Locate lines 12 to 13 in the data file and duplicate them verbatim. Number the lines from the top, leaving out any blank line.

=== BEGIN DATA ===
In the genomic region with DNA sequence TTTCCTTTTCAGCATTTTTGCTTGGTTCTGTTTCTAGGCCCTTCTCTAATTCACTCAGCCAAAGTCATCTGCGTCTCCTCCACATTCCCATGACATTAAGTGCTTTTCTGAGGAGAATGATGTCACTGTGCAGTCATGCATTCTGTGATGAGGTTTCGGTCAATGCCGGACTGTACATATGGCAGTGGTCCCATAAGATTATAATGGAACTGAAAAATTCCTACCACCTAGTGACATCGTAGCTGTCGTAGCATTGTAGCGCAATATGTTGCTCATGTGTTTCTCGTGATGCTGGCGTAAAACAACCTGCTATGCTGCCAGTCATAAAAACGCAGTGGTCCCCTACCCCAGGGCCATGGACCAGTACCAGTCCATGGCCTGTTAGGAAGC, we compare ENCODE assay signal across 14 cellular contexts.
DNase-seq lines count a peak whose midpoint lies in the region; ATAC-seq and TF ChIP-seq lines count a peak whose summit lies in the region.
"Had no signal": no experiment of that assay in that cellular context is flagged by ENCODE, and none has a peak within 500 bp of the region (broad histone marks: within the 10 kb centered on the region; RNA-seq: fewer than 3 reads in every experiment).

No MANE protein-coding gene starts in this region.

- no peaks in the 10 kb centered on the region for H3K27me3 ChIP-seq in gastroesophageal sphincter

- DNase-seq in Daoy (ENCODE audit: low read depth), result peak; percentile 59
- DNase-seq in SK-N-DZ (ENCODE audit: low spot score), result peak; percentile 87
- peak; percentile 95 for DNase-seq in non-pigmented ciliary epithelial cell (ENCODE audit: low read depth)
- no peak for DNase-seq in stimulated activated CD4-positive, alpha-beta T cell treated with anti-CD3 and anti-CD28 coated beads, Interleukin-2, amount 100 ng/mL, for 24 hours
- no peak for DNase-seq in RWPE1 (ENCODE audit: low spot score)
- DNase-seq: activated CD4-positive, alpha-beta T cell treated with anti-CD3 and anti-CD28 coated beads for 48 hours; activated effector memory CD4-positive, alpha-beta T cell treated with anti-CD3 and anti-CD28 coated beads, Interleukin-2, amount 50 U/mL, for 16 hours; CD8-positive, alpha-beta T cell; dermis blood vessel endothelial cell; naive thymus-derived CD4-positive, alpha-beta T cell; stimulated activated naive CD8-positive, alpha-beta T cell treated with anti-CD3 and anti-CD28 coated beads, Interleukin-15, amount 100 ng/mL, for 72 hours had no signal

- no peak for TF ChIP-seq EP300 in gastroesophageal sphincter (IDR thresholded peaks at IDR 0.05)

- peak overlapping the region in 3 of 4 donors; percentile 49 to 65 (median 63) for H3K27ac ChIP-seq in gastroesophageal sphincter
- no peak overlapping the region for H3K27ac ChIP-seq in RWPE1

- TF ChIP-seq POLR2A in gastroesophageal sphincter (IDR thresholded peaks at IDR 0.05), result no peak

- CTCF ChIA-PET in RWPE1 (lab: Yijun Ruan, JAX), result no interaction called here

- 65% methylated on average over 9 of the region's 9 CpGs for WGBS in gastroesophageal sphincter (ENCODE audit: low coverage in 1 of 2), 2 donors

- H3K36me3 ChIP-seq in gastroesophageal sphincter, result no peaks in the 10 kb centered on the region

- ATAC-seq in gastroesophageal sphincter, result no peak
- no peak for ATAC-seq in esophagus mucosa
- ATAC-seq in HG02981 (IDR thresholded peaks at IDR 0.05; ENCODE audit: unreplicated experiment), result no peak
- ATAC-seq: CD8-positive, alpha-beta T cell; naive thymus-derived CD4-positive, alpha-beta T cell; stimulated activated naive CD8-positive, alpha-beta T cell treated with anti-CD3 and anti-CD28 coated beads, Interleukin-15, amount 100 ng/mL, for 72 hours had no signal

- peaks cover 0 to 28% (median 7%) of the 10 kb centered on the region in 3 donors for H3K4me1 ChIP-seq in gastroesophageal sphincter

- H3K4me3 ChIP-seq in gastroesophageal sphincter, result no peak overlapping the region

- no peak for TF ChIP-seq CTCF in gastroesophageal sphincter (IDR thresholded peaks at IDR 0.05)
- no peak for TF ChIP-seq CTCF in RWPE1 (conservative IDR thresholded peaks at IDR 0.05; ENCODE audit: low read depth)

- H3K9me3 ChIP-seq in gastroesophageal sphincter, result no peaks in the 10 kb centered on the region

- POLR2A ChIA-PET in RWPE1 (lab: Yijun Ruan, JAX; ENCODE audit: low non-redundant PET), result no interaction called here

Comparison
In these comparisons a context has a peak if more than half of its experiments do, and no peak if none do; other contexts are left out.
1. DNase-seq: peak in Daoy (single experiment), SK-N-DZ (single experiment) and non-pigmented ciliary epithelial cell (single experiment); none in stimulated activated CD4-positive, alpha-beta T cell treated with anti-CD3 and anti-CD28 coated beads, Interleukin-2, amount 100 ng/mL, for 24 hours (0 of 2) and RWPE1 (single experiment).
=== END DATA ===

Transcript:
- no peak for TF ChIP-seq EP300 in gastroesophageal sphincter (IDR thresholded peaks at IDR 0.05)

- peak overlapping the region in 3 of 4 donors; percentile 49 to 65 (median 63) for H3K27ac ChIP-seq in gastroesophageal sphincter